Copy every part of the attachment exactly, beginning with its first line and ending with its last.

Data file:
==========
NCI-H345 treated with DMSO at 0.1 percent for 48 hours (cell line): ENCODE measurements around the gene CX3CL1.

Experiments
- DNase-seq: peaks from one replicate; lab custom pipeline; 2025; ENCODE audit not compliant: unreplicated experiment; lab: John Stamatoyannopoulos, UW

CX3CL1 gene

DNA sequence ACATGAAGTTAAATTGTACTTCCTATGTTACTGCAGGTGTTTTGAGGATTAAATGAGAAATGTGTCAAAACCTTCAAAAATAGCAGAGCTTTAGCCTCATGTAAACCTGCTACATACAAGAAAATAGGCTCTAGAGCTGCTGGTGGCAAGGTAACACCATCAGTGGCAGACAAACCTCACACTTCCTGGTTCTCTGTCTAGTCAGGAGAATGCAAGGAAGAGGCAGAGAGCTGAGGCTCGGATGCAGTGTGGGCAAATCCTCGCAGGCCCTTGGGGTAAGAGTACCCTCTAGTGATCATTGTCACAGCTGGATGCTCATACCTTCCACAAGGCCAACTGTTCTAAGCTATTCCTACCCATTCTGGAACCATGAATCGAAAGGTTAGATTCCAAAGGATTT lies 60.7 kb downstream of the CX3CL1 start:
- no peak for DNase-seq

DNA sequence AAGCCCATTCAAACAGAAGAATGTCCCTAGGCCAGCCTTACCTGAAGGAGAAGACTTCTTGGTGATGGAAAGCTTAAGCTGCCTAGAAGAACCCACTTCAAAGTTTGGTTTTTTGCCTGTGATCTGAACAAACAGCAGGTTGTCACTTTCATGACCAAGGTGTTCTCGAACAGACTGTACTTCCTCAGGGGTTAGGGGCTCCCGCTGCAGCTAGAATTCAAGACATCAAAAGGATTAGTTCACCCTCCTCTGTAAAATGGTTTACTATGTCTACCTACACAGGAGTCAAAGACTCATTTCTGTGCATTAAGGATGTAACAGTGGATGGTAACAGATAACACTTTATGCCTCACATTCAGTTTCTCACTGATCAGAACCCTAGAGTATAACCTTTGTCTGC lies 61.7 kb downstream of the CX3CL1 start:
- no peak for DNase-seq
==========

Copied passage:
NCI-H345 treated with DMSO at 0.1 percent for 48 hours (cell line): ENCODE measurements around the gene CX3CL1.

Experiments
- DNase-seq: peaks from one replicate; lab custom pipeline; 2025; ENCODE audit not compliant: unreplicated experiment; lab: John Stamatoyannopoulos, UW

CX3CL1 gene

DNA sequence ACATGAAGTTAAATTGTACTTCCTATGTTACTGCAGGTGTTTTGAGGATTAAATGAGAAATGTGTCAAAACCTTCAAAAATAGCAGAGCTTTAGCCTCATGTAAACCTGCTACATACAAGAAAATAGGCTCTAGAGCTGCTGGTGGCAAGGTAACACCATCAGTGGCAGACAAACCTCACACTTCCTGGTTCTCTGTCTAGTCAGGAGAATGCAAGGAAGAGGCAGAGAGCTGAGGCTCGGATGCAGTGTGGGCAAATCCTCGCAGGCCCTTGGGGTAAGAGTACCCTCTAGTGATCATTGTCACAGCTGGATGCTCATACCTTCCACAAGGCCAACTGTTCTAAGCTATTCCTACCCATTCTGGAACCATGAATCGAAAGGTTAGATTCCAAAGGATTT lies 60.7 kb downstream of the CX3CL1 start:
- no peak for DNase-seq

DNA sequence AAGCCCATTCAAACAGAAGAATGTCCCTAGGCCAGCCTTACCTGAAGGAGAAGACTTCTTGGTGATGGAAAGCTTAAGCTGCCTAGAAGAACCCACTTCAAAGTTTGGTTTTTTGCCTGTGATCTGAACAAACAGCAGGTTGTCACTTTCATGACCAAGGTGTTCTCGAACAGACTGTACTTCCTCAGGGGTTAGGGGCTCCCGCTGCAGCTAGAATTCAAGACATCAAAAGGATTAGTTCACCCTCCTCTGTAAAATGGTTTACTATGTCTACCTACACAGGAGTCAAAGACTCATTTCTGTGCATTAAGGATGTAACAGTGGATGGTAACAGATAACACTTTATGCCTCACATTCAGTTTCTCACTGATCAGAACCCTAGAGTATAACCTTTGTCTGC lies 61.7 kb downstream of the CX3CL1 start:
- no peak for DNase-seq